Westside (0-3) at No. 7 Tolsia (2-1)
When: Friday, 7:30 p.m.
Last Week: The Rebels recorded a shutout with a 24-0 blanking of Lincoln County to get to 2-1 and pick up some valuable Class AA bonus points, allowing Tolsia to appear at seven in the first release of the Class A WVSSAC ratings.
Why It’s Important: Though winless, a victory over Westside would give the Rebels some more crucial Class AA bonus points before critical matchups with Tug Valley and Buffalo await Tolsiua in two of the next four weeks.
A 3-1 start to the season for Tolsia would be its first since starting 6-1 during the 2016 season.
Who to Watch for Tolsia: John Wilson ran for 123 yards and two touchdowns on just 13 carries for the Rebels in their win over Lincoln County.
Other games: Point Pleasant (0-1) at Lincoln County (0-3); Tug Valley (2-1) at Van (1-2); Logan (0-3) at No. 6 Poca (3-0); No. 15 Buffalo (2-1) at Sherman (0-3); Chapmanville (0-3) at Nitro (1-2); Wayne (0-2) at No. 13 Winfield (2-1); Hannan (0-3) at Hundred (0-3)
CHARLESTON, W.Va. — West Virginians have responded in a big way to the FanDuel Sportsbook betting app launched last month. That according to Mike Raffensperger, the Chief Marketing Officer with FanDuel.
Raffensperger spoke with MetroNews on Thursday about what his company has seen since the August 26 app launch through The Greenbrier for sports fans across the entire state to use.
“There’s probably no better time a year to launch then around the start of September and the kick-off to football,” he said.
“I think West Virginians have responded admirably as admirable sports fans do. They have brought a lot of activity both in NFL play and college football.”
According to the latest West Virginia Lottery numbers under mobile taxable receipts, The Greenbrier has brought in $96,849.08 since the FanDuel app launched. A total number of app users in West Virginia could not be provided by FanDuel.
Raffensperger told MetroNews that plenty of wagers have came in on West Virginia University and Marshall University football. He said around 80-percent of Big 12 football bets in the state are just on WVU.
“I think what we have seen is colleges popularities over-indexing in West Virginia in relation to NFL what we have seen in other markets,” Raffensperger said.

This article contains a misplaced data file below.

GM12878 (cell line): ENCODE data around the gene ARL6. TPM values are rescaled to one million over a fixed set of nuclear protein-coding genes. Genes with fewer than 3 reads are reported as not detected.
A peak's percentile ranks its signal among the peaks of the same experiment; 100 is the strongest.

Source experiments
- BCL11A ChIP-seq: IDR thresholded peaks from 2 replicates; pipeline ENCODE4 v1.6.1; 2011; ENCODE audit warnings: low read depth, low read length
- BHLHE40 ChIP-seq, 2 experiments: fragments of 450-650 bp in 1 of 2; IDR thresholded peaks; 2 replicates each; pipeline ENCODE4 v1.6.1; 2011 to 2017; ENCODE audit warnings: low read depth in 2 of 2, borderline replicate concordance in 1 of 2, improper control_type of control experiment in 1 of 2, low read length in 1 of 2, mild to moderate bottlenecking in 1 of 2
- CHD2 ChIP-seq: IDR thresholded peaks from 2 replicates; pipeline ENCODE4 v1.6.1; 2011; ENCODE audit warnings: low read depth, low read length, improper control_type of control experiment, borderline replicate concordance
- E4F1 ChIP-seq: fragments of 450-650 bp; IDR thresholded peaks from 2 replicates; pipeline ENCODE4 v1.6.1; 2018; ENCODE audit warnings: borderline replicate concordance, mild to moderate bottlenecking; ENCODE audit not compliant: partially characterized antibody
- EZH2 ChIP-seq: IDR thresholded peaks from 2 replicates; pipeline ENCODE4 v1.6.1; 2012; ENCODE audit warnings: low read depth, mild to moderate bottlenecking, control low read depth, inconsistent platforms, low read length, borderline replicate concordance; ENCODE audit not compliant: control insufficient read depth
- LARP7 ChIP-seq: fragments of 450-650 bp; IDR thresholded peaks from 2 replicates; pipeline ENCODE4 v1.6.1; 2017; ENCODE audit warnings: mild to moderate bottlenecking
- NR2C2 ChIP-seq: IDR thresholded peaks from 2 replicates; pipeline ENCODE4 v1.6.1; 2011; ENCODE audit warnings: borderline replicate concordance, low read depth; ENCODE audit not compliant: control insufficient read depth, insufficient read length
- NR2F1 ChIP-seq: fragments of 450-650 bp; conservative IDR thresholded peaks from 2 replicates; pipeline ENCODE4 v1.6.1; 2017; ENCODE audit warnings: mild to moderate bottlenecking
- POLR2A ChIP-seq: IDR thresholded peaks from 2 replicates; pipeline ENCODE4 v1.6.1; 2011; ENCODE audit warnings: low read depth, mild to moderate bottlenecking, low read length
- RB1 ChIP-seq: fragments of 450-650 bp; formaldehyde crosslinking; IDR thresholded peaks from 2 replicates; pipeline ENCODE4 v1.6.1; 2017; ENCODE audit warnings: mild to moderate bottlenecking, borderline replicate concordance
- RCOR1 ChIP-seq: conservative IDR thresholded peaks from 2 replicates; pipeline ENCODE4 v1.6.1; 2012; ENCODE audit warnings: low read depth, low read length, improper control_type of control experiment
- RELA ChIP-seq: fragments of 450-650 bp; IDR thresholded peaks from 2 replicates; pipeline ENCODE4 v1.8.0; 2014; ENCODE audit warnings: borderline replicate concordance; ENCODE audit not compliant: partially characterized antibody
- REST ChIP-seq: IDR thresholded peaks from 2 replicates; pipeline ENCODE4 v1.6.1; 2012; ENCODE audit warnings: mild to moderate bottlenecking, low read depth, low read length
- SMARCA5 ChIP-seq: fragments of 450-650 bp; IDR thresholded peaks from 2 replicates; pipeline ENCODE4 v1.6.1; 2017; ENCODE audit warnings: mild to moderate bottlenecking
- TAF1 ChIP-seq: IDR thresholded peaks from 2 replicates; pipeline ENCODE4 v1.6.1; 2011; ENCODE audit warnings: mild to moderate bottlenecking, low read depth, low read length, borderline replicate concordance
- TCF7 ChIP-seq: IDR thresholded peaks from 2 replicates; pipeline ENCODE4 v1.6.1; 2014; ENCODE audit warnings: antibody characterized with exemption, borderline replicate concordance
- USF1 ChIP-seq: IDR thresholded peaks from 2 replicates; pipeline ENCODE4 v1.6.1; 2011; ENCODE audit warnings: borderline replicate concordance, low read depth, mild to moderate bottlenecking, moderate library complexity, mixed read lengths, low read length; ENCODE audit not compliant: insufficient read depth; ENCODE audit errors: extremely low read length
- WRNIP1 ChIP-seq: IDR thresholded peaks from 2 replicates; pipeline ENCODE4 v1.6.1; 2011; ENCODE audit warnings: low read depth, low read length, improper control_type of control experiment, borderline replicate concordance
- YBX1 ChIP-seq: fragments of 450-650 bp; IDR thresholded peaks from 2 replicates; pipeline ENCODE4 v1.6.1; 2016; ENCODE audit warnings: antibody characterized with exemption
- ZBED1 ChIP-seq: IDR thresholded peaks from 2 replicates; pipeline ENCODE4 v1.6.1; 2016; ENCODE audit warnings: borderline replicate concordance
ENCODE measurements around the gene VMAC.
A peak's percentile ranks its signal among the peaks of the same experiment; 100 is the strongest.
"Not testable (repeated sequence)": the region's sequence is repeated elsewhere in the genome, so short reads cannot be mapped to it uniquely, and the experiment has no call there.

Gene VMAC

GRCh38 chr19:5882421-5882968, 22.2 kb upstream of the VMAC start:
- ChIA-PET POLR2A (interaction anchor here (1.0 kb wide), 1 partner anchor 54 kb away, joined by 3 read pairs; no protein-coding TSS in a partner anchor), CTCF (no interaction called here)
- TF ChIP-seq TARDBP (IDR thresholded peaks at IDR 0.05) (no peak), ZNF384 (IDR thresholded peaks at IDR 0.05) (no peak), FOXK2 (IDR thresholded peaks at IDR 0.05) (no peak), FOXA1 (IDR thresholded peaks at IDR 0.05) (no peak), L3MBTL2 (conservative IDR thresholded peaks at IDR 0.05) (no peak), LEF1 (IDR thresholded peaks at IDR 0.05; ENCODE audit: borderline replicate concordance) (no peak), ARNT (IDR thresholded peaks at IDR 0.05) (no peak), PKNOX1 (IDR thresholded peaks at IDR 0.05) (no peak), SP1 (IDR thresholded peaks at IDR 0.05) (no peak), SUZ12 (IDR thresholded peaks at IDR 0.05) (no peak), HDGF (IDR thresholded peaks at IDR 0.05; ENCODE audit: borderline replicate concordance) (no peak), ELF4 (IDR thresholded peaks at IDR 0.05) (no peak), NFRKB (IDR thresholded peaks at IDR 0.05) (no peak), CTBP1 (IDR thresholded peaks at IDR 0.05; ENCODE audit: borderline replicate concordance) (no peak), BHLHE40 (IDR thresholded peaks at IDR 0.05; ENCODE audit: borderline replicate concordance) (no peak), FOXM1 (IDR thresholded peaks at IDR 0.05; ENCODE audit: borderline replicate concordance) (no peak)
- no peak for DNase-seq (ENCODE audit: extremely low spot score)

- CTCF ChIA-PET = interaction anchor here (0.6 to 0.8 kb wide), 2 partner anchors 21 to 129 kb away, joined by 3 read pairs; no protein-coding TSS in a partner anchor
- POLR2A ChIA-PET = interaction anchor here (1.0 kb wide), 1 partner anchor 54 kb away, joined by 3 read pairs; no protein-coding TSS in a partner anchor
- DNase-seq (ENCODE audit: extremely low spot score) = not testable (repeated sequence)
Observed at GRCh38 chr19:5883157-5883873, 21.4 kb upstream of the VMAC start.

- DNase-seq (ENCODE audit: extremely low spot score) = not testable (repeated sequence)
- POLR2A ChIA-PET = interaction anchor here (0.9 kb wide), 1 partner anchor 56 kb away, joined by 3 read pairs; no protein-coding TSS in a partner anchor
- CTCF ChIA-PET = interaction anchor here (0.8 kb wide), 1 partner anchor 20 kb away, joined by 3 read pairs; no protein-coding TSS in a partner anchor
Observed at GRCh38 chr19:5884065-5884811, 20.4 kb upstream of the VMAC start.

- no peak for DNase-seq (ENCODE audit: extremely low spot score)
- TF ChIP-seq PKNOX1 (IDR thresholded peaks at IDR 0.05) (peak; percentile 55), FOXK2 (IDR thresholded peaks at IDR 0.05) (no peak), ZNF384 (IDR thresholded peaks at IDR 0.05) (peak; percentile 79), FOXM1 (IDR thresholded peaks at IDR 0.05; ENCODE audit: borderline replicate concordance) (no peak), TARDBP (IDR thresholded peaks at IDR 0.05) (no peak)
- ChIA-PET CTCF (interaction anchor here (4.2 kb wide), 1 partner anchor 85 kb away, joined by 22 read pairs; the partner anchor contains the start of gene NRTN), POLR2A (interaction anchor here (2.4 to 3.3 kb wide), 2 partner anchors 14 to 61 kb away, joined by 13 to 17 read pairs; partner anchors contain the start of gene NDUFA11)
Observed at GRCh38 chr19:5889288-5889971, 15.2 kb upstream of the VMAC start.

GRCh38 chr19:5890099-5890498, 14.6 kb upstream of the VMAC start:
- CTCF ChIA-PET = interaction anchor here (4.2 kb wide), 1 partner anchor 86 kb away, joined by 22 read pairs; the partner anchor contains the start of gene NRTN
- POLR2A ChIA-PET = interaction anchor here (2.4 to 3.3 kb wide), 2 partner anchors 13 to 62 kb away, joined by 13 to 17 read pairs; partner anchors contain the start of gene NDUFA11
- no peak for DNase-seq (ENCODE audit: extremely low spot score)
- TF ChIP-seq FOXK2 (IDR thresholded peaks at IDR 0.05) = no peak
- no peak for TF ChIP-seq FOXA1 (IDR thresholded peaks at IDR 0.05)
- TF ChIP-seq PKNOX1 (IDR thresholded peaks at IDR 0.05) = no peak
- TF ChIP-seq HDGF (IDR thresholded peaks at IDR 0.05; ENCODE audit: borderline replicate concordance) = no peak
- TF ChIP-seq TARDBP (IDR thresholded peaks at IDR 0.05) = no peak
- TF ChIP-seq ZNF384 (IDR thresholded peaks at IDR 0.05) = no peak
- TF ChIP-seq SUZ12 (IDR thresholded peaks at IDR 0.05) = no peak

According to him, football has been the most popular in West Virginia to bet on through the app followed by baseball, tennis, soccer, and boxing in that order.
Golf has also been popular on app and Raffensperger said they saw a lot of activity at The Greenbrier during the PGA Tour’s “A Military Tribute at The Greenbrier” last week.
Custom markets were created outside of hole 17 for attendees to bet on golf in person.
“We had a bet that could place on every round of golfers that would come up, who would be closest to the pin,” Raffensperger said.
“When you’re watching on television, it could be a little hard to fully understand and watch golf through the broadcast. But it’s a great way to experience golf live.”
DraftKings Sportsbook app launched shortly after FanDuel but through Hollywood Casino in Charles Town.
According to the latest West Virginia Lottery numbers under mobile taxable receipts, Hollywood Casino has brought in $203,638.37 since the app launched. More than $170,000 in the week of August 31 to September 7.
DraftKings officials could not be reached for comment.
Total taxable receipts at The Greenbrier for sports betting, retail and mobile, since the new fiscal year started on July 1 is $294,848.58. For Hollywood Casino, the total is $2,899,607.97.
The Mountaineer Casino in Hancock County also offers sports betting but does not have a mobile app. The total taken in since July 1 is $711,449.64.
The post FanDuel encouraged by sports betting app numbers in W.Va. appeared first on WV MetroNews.
Photo by Christopher C. Davis/@EP_BigCameraGuy
GAMES TO WATCH
No. 2 Musselman (3-0) at Tuscarora, Va. (2-1)
When: Friday at 7 p.m.
Last week: Musselman handled Jefferson, 49-0. The Huskies edged Woodgrove (Va.), 13-12, for their second straight win.
Why it’s important: The first of two straight out-of-state matchups for the Applemen, this one should be a tough test against a Tuscarora program that won eight games a year ago. After a season-opening 29-14 win over Spring Mills, Musselman has outscored its last two opponents, 124-0.
Who to watch for Musselman: Blake Hartman is one of the state’s most electrifying players and scored five touchdowns a week ago. Hartman is a big factor on the ground as well as in the team’s passing attack. Hartman caught touchdown passes of 80 and 81 yards from quarterback Caleb Horner last week.